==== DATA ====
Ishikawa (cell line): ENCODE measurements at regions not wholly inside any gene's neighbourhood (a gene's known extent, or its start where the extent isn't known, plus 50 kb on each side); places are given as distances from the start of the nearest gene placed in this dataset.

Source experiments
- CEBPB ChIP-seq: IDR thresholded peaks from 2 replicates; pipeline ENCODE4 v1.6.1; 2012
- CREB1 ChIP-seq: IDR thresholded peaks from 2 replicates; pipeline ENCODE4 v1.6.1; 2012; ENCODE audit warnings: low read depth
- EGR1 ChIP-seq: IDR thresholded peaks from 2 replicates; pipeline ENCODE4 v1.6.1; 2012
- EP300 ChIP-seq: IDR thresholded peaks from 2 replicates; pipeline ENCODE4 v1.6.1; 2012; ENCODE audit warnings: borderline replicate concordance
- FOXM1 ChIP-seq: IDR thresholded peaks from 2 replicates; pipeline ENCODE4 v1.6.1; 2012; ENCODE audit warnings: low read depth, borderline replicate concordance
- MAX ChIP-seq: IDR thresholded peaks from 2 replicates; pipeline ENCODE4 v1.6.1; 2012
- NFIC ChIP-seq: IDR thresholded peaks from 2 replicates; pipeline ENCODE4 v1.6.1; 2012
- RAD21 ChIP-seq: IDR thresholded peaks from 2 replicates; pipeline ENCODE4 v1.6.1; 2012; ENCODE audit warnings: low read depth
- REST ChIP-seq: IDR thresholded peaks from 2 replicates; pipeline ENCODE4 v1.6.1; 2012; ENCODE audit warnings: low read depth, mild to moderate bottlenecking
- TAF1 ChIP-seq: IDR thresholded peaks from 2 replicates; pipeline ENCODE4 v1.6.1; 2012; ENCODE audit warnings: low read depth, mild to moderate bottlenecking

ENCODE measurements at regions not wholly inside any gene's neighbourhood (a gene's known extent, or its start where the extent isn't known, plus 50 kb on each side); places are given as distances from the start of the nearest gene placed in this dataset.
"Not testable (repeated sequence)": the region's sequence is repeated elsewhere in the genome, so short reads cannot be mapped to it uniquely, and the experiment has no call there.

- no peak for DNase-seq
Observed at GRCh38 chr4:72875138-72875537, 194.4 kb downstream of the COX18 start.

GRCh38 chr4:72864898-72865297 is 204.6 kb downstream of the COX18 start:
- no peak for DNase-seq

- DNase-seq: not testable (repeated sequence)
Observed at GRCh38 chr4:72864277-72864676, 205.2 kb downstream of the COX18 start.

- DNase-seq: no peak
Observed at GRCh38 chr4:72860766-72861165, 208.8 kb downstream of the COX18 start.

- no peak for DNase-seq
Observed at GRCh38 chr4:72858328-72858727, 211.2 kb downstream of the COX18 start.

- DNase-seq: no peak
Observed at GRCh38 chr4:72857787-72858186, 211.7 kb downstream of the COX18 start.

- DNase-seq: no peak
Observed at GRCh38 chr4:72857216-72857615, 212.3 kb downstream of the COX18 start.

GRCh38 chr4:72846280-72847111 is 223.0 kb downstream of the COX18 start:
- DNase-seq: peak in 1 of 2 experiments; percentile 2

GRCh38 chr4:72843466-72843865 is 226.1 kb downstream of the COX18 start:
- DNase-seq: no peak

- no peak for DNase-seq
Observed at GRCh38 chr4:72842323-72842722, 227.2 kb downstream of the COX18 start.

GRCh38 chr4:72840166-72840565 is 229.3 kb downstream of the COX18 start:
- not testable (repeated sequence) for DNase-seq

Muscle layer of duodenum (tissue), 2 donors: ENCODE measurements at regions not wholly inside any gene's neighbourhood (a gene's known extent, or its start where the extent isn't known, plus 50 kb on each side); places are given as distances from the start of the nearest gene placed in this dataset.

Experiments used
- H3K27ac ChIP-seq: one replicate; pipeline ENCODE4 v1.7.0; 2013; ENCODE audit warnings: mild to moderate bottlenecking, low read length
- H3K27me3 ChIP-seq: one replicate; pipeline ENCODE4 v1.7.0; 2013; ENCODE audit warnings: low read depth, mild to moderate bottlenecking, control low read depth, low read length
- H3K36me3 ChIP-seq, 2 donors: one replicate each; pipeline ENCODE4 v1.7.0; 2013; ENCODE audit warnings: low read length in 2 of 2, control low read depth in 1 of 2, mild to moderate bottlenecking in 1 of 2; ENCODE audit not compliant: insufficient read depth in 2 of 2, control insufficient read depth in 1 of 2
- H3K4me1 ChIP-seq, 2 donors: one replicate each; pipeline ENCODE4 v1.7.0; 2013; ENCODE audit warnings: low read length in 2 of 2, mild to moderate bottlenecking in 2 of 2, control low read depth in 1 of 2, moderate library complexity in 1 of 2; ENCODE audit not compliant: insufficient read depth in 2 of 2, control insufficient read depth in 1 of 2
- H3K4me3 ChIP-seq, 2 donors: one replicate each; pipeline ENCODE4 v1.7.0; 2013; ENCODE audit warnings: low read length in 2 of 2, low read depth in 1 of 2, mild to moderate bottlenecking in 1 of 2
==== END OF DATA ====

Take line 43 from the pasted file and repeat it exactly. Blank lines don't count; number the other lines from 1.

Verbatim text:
- H3K4me3 ChIP-seq, 2 donors: one replicate each; pipeline ENCODE4 v1.7.0; 2013; ENCODE audit warnings: low read length in 2 of 2, low read depth in 1 of 2, mild to moderate bottlenecking in 1 of 2